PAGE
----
Modern master: Architect John Pawson reveals his life-long love affair with the perfect monastic space
Pawson shows Caroline Roux around his latest client's minimalist home
Friday 08 October 2010
The exhibition currently occupying the top floor of London's Design Museum is an exquisitely curated affair. On one 13m-long table are neatly aligned books and documents; an entire gallery wall is hung with photographs of perfectly appointed contemporary homes, be they a steel-roofed rural retreat in Sweden or a white block slotted into a Moroccan medina; models of small buildings show an elimination of decoration and a love of pure graphic form, whether it's an apartment block or a bridge sweeping through Kew Gardens; a sustainably grown tree has been imported from Germany and sliced into exact segments. It is, then, what you might expect from a show of Minimalism's most-famous exponent, the architect John Pawson, whose name is now synonymous with the most pared-down perfection.
Pawson's own house has had much attention for its wide open spaces and incredible lack of clutter, where every essential artefact is hidden behind the endless cupboard doors and even books go unseen. The only paint colour he knows is white; materials are taken from a palette of limestone, oak, granite, concrete and little else. He's applied the aesthetic to many other buildings, including Calvin Klein's major stores and, more surprisingly, a Cistercian monastery at Novy Dvur in the Czech Republic (the monks saw a picture of the Calvin Klein flagship on Madison Avenue in New York and knew they'd found their man). When he was asked by the upmarket Belgian tableware company When Objects Work to design some cutlery, he in turn thought about what would look right in the monastery and designed the most streamlined implements imaginable. For another project for the same company, he created the five objects that he considers to be the only decorative ones needed in a home: a bowl, a vase, a picture frame, a candlestick and a tray.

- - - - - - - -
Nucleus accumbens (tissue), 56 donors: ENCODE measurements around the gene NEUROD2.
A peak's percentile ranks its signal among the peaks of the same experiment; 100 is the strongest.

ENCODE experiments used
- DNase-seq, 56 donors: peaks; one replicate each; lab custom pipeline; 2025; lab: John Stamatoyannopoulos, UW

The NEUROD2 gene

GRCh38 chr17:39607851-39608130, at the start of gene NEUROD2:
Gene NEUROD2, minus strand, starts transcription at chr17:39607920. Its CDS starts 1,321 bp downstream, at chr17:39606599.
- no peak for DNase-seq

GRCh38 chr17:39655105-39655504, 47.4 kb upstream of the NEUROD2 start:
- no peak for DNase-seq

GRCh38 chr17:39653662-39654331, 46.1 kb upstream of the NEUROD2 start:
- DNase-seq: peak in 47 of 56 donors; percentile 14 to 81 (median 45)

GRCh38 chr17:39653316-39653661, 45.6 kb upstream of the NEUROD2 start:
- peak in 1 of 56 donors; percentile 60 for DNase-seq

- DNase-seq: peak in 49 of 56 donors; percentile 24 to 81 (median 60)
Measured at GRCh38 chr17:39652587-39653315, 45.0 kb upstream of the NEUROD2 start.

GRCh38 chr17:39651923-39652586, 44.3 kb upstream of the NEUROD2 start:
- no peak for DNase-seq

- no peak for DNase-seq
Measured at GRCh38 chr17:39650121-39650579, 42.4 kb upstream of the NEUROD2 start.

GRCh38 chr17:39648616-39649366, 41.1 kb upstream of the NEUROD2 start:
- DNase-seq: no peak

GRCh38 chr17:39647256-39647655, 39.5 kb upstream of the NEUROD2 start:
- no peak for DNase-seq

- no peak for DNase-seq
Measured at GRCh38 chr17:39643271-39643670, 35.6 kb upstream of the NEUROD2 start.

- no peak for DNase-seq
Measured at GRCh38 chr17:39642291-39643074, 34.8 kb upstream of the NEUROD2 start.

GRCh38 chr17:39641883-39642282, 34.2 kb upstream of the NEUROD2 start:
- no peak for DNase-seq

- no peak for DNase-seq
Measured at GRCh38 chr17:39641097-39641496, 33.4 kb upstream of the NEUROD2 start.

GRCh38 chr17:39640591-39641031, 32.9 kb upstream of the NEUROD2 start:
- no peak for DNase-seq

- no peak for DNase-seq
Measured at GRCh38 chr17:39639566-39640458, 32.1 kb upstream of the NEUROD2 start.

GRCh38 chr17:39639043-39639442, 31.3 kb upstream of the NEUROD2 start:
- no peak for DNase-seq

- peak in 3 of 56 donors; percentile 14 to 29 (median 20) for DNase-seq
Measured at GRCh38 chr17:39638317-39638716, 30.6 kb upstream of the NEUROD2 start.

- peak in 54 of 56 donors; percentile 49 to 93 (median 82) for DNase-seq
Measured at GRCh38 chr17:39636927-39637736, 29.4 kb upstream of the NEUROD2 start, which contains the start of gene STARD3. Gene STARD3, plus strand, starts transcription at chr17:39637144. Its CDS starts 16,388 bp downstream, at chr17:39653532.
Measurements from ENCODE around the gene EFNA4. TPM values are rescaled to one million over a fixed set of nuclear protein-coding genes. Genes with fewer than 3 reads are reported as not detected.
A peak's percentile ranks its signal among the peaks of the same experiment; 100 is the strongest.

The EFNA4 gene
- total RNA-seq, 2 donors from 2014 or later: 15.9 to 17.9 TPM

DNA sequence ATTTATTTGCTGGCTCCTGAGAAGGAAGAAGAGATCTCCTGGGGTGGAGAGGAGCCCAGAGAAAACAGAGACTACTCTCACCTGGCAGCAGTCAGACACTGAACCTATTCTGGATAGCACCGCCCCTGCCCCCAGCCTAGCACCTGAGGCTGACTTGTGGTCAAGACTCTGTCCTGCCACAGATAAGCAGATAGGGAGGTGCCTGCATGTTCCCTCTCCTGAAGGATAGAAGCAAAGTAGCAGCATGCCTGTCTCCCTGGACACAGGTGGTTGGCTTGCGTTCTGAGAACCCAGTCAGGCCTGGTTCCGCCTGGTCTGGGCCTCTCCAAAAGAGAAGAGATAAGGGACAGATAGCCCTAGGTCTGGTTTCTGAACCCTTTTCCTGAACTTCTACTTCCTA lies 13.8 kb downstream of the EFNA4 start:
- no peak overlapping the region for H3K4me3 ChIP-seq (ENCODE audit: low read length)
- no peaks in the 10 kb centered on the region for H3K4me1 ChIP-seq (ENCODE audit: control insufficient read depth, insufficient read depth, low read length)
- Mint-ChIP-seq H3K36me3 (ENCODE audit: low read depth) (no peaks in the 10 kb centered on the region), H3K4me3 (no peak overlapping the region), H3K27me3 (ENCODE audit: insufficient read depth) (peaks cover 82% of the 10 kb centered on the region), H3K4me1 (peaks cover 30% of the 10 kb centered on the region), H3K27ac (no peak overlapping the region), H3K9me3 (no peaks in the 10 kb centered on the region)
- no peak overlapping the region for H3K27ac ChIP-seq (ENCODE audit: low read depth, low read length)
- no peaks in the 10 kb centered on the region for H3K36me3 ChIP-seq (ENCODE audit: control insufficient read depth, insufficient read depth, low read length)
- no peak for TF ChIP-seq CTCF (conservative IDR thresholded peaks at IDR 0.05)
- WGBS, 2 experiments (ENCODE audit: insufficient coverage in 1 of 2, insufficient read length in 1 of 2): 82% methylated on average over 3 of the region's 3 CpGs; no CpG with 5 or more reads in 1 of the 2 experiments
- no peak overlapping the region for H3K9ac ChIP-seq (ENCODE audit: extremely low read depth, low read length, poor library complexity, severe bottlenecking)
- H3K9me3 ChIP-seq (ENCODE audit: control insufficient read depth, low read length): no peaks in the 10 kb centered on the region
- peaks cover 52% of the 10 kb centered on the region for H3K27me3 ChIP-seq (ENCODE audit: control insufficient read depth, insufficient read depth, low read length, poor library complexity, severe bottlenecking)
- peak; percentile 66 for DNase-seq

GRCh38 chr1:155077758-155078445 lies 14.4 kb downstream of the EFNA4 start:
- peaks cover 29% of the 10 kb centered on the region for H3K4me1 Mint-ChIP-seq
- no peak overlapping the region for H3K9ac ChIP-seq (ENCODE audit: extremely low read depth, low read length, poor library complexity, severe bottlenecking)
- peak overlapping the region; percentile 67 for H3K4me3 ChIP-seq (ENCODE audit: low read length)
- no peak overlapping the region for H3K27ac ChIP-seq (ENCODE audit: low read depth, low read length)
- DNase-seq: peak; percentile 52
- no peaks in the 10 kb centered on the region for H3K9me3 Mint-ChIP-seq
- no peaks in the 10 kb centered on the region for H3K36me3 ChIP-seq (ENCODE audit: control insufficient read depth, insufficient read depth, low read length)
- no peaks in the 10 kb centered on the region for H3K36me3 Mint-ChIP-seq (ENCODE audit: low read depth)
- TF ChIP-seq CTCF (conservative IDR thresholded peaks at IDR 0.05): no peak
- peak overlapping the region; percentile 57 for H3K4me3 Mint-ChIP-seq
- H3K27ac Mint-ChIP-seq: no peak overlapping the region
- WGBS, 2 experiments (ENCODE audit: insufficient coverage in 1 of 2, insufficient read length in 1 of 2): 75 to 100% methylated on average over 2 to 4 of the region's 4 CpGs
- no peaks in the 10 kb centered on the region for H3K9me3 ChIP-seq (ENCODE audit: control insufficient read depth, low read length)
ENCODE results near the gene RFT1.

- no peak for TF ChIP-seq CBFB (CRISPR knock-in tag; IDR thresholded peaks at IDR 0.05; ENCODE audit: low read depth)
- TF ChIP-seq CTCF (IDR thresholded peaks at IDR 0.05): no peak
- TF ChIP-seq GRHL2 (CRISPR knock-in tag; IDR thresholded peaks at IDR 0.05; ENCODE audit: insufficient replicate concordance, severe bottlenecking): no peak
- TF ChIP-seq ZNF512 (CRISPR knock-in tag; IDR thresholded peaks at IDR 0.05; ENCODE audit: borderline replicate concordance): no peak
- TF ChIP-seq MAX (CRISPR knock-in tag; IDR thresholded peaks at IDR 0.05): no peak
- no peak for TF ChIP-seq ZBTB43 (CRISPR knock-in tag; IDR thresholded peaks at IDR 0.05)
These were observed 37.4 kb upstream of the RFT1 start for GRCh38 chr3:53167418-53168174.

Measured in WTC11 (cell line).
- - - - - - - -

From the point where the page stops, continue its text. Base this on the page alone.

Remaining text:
There are, of course, plenty of people who throw up their hands in horror at the idea of a life without cushions, carpets, ornaments and lampshades. But there are more than enough takers to keep the architect very busy indeed. Even the occasionally rococo Karl Lagerfeld discussed a project at length with Pawson –"I hate everything round, that is my problem. I only like square rooms, gardens," he declares in one hand-penned letter, before going on to say that ponds and tables can be round at a pinch. You can't help thinking that his and Pawson's pernickety attention to detail would have been well suited.
In a world of way too much information, though, coming home to an eerily empty Pawson house could be what many of us need. That's the opinion of Daniela de Camaret, a Brazilian journalist who has been living the complete Pawson experience for five years. "Just before I moved in, I freaked out," says De Camaret, perched on the arm of an angular (Pawson-selected) redwood chair, originally designed by the American architect Rudolph Schindler in the 1930s. "And when my mother heard about the sort of place I was moving into, she was really worried. How can you live without even a flower vase? But now I think that if you have the chance to live like this, it's life-changing."
If that's sounds extreme, consider the facts. De Camaret's books are now all in Brazil. She has only one piece of art on the walls – an appropriately restrained piece by the celebrated American artist Robert Ryman that consists of 20 white rectangles that run round adjoining walls. There is just one gorgeous orchid in each room. There is limestone as far the eye can see, even in the back garden – a paved square planted with four perfect cherry trees (each with a different shimmering metallic-looking bark). In the kitchen, one white bowl of matching red apples sits on an uninterrupted work surface. The bathrooms look like they have never been used. You certainly need a lot of discipline to live like this: there is not a coat or bag or magazine in sight. "But," says De Camaret, "there's something exciting about getting rid of everything you don't need – purifying." The only things she holds on to, it turns out, are clothes. "And not because it's couture or anything. Nice old cotton things – I can't throw them out."